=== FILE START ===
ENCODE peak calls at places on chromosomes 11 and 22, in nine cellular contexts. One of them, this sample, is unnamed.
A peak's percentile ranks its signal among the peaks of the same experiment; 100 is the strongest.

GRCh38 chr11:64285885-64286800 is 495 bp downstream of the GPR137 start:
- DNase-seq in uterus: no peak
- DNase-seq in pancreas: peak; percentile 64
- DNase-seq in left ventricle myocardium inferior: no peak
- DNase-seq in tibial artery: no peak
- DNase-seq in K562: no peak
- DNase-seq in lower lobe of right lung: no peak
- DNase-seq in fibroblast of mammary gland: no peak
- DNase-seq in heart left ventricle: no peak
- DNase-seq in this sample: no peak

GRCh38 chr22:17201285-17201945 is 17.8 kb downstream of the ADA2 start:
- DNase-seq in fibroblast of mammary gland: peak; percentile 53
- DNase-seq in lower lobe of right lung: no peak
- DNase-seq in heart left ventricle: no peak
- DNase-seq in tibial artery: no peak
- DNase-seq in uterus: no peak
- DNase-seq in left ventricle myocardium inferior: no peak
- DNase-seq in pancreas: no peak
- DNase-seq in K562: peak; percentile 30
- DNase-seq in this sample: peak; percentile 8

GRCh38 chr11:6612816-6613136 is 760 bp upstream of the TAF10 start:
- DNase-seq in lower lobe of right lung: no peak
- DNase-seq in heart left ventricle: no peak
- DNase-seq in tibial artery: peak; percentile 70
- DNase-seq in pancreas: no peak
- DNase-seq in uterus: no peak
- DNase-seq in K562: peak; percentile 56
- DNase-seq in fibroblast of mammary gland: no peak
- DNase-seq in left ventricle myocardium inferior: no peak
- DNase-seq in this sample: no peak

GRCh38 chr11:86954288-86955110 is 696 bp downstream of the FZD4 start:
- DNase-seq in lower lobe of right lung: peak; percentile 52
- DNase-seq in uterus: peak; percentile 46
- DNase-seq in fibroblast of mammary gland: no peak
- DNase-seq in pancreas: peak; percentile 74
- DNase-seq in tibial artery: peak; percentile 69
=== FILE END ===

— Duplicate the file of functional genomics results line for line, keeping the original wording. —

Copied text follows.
ENCODE peak calls at places on chromosomes 11 and 22, in nine cellular contexts. One of them, this sample, is unnamed.
A peak's percentile ranks its signal among the peaks of the same experiment; 100 is the strongest.

GRCh38 chr11:64285885-64286800 is 495 bp downstream of the GPR137 start:
- DNase-seq in uterus: no peak
- DNase-seq in pancreas: peak; percentile 64
- DNase-seq in left ventricle myocardium inferior: no peak
- DNase-seq in tibial artery: no peak
- DNase-seq in K562: no peak
- DNase-seq in lower lobe of right lung: no peak
- DNase-seq in fibroblast of mammary gland: no peak
- DNase-seq in heart left ventricle: no peak
- DNase-seq in this sample: no peak

GRCh38 chr22:17201285-17201945 is 17.8 kb downstream of the ADA2 start:
- DNase-seq in fibroblast of mammary gland: peak; percentile 53
- DNase-seq in lower lobe of right lung: no peak
- DNase-seq in heart left ventricle: no peak
- DNase-seq in tibial artery: no peak
- DNase-seq in uterus: no peak
- DNase-seq in left ventricle myocardium inferior: no peak
- DNase-seq in pancreas: no peak
- DNase-seq in K562: peak; percentile 30
- DNase-seq in this sample: peak; percentile 8

GRCh38 chr11:6612816-6613136 is 760 bp upstream of the TAF10 start:
- DNase-seq in lower lobe of right lung: no peak
- DNase-seq in heart left ventricle: no peak
- DNase-seq in tibial artery: peak; percentile 70
- DNase-seq in pancreas: no peak
- DNase-seq in uterus: no peak
- DNase-seq in K562: peak; percentile 56
- DNase-seq in fibroblast of mammary gland: no peak
- DNase-seq in left ventricle myocardium inferior: no peak
- DNase-seq in this sample: no peak

GRCh38 chr11:86954288-86955110 is 696 bp downstream of the FZD4 start:
- DNase-seq in lower lobe of right lung: peak; percentile 52
- DNase-seq in uterus: peak; percentile 46
- DNase-seq in fibroblast of mammary gland: no peak
- DNase-seq in pancreas: peak; percentile 74
- DNase-seq in tibial artery: peak; percentile 69